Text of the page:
Paid sick days should not be a


TORONTO, March 01, 2023 (GLOBE NEWSWIRE) — Today, four major health and community groups – the Decent Work and Health Network, Workers Action Centre, Empower PSW Network, and Better Way Alliance – called on the Ford government to stop rewarding pandemic profiteers for bad employment practices while denying workers permanent employer-paid sick days. The joint press conference was held at Queen’s Park as Ontario’s temporary COVID sick days are set to expire yet again in 30 days.

“It’s hard to comprehend that Premier Ford and his government have repeatedly ignored calls from frontline healthcare workers to legislate 10 paid sick days. Instead they’ve created a program that benefits large corporations, but leaves patients behind during a major healthcare crisis,” stated Dr. Bernard Ho, an emergency and family physician and member of the Decent Work and Health Network.

The Worker Income Protection Benefit (WIPB) program has already transferred an astounding $189 million to the same corporations who sent workers into the pandemic without any protection, even as workers struggle to pay their bills during a cost-of-living crisis.

“The WIPB has benefited, by design, those corporations who had absolutely no paid sick days in place for the first year of the pandemic,” said Deena Ladd, executive director of the Workers’ Action Centre, a member-based organization of workers in precarious jobs. Only businesses who provided fewer than 3 paid sick days in April 2021 are eligible.

Jess Carpinone, a bakery owner and member of small business group Better Way Alliance, called the program “unfair.” “Small businesses like mine who already had paid sick days in place were excluded. Unlike large corporations, we cannot afford to treat our staff as disposable – in order to succeed, we need to invest in them and their well being,” she added.

Julie Chowdhury, a member of the Workers’ Action Centre and a former health worker, shared that, “Temporary programs are not enough for workers. When you are living paycheque to paycheque, losing a days’ wage means not being able to provide food for my family.”

At least 500,000 workers have accessed the Worker Income Protection Benefit to date. But since it never renewed and no days were added, even these half a million workers are once again left without paid sick days. Lack of paid sick days is contributing to overcrowding in hospitals and worsening the crisis in Ontario’s healthcare system.

Personal support worker and coordinator of the Empower PSW Network, Debra Slater, implored the government to fix the crisis in healthcare by learning from the pandemic experience in the long-term care sector. “If the government is denying paid sick days to workers like me, then they are not addressing the crisis,” she said.

As workers in Ontario face the highest inflation in 30 years, Ladd called the WIPB “shameful” for rewarding large corporations who made record profits during the pandemic, while workers continue to be left behind. “Workers and their families need every cent to survive right now. The option of staying home without wages is no option at all. Ten paid sick days is more urgent than ever,” she added.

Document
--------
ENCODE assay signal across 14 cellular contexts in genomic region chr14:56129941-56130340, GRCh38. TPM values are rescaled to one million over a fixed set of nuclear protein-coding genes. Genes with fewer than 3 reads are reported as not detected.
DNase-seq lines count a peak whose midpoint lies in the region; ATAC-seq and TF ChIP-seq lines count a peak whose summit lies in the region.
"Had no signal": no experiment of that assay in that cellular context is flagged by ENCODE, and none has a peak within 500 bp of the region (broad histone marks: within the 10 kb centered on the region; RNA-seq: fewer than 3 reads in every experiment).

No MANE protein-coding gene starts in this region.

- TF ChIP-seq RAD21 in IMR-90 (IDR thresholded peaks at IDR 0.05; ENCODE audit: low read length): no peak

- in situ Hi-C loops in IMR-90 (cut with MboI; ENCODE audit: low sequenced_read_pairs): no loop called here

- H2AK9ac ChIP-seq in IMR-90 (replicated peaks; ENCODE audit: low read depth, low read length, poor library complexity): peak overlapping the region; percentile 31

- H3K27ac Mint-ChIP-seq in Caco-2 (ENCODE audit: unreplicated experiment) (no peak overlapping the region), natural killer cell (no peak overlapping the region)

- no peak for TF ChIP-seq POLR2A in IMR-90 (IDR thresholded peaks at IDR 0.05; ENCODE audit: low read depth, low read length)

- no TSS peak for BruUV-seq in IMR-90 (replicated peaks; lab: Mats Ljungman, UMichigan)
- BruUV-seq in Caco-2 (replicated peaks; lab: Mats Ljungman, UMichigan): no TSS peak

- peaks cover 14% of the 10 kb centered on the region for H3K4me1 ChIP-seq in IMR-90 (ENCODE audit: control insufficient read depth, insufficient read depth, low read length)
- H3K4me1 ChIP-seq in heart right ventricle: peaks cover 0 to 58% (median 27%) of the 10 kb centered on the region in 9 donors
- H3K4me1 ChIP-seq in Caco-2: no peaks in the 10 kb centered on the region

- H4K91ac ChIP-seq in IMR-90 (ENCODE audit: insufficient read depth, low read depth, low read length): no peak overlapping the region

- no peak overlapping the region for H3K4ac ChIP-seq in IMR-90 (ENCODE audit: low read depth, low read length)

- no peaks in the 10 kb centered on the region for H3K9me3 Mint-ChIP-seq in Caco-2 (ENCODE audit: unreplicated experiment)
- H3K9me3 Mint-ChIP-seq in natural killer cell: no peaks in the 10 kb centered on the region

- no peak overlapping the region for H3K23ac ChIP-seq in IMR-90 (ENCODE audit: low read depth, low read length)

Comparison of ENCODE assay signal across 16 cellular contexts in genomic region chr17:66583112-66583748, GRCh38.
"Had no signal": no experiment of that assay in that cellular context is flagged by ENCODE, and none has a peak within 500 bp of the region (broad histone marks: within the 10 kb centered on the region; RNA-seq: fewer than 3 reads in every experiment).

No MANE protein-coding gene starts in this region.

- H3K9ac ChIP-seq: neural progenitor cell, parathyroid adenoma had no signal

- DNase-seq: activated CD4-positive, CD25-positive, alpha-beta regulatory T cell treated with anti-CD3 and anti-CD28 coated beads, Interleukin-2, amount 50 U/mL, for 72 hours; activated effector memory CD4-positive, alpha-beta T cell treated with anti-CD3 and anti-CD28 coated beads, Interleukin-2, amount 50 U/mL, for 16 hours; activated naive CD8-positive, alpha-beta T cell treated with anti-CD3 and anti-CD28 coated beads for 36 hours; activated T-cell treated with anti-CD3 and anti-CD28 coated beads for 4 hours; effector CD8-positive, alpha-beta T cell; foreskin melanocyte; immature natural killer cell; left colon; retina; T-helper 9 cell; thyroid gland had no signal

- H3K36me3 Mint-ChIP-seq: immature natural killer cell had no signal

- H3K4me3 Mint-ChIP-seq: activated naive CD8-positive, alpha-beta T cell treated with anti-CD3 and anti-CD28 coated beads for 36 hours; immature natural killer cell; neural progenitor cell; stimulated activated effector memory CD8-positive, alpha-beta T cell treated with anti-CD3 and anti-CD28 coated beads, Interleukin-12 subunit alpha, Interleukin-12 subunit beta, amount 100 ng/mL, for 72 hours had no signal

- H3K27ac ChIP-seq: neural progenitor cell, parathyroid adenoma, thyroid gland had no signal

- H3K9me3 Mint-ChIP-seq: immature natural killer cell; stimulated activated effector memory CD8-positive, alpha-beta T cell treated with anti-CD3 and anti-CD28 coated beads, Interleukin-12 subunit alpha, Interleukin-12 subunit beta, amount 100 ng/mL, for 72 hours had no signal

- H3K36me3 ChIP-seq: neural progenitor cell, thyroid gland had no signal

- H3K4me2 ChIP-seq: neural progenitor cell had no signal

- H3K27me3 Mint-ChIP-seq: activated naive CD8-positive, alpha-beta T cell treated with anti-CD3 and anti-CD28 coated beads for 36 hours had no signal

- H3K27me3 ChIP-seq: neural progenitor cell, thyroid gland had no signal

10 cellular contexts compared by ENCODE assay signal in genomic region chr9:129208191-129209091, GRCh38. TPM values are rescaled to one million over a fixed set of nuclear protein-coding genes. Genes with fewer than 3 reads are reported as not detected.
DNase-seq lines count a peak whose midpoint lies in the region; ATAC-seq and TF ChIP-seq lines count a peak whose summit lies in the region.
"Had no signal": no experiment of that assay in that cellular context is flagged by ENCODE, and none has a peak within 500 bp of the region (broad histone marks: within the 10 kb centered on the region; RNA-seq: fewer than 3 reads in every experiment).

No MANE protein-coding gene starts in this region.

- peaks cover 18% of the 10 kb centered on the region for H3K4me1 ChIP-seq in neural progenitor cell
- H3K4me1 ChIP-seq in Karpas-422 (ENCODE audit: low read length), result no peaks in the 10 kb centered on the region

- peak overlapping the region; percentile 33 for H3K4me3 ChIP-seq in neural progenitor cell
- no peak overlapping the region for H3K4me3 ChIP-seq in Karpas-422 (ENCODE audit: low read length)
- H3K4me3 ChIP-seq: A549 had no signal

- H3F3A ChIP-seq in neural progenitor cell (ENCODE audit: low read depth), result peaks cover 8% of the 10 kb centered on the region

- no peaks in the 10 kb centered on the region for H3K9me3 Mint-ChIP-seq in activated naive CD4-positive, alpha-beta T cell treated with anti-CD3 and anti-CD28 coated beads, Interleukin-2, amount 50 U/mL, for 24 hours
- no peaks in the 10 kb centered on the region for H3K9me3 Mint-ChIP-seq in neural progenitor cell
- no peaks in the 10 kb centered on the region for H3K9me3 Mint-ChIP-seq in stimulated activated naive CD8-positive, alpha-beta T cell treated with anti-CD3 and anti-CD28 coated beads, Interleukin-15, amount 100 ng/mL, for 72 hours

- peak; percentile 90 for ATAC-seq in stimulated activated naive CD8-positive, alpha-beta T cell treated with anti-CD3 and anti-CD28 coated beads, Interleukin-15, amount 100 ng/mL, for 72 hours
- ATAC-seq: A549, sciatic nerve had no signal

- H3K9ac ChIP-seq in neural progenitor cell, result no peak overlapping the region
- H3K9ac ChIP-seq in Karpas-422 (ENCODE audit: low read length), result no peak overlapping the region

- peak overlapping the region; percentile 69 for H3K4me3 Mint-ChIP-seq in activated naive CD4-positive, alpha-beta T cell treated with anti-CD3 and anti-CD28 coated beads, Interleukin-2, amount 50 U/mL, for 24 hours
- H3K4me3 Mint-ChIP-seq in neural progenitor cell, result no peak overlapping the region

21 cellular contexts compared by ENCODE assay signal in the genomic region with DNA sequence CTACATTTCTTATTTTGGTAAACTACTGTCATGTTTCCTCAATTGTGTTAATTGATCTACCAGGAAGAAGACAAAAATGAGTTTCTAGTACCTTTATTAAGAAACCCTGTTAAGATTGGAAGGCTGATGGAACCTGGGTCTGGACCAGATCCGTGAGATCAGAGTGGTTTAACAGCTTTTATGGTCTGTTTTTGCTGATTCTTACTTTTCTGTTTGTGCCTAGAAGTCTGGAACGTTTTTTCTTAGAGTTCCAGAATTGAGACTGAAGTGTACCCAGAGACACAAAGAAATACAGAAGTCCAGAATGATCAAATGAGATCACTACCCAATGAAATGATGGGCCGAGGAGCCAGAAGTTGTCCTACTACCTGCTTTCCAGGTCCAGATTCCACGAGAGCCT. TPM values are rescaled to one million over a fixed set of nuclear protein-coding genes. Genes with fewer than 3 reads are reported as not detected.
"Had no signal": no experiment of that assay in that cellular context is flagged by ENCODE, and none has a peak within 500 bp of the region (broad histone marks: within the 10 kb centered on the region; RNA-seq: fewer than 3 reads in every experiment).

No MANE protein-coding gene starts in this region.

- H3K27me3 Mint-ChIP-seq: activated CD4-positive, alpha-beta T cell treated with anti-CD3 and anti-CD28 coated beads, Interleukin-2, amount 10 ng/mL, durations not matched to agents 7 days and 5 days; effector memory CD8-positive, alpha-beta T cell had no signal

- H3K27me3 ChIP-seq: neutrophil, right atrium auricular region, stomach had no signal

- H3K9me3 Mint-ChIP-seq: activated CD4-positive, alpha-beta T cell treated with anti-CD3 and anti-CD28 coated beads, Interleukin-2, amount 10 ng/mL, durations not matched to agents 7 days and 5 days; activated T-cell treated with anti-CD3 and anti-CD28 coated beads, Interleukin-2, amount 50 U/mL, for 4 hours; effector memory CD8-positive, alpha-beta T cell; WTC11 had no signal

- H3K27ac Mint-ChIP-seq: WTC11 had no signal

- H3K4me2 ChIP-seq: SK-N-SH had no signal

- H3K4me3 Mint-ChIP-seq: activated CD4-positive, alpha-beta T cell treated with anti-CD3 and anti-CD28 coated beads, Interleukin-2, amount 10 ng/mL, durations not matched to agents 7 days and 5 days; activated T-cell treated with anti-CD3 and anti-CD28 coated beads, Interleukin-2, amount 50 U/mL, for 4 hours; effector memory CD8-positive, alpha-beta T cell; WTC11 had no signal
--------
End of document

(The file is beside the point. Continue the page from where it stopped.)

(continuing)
• Ontario’s temporary 3 paid sick day program for COVID-related reasons – the Worker Income Protection Benefit (WIPB) – was established in April 2021. ​​
  • The WIPB has been extended 3 times already without adding any more days. The initial three days are not renewable.
  • At least $189 million has been paid out to corporations as claims under the WIPB as of June 24, 2022.1 Under the program, eligible employers are reimbursed up to $200 per paid sick day per worker taken.
  • An additional $43.7 million was allocated to contracts with Deloitte – one of the largest consulting companies in the world – just to administer the program.2
  • Half a million workers had accessed WIPB by December 2022, taking an average of 2.5 days.3 These workers have now used their available sick days and are completely left behind by the WIPB program.
  • There are 7.8 million workers in Ontario.4 Approximately 60% of these workers do not have access to employer-paid sick days and around 500,000 are in minimum wage jobs. Low-wage workers are the least likely to have access to paid sick days.
  • Only 11% of workers without employer-paid sick days have actually accessed the WIPB. This means over 4 million workers have weathered the pandemic without accessing this basic protection, with a cost to individual worker health and public health.
  • Making paid sick days employer-paid and available to all workers as a permanent protection in the Employment Standards Act is the best way to ensure seamless access and maximize the effectiveness of paid sick days as a public health measure.
  • More and more US jurisdictions are implementing paid sick days based on their pandemic experience, including New Mexico, Colorado and Illinois.5
  • Many OECD countries across the world already provide adequate paid sick days protection for workers. Most recently New Zealand joined Germany, Australia, and Switzerland in providing at least 10 paid sick days.

For interviews please reach Sarah Shahid at or 514-415-4666

1 D’Mello, Colin. “Ford government urged to extend paid sick leave amid COVID-19 wave.” Global News, July 5, 2022.
2 Rubin, Josh. “WSIB, Ford government pay Deloitte $22.4M to run paid sick leave program.” Toronto Star, January 28, 2022.
3 Bowden, Olivia. “Telling us we are not important’: Lack of permanent paid sick days making health-care crisis worse, say experts.” CTV News, December 17, 2022.
4 Ontario’s Labour Market.
5 A Better Balance. “Sick Without a Safety Net.” March 2022.

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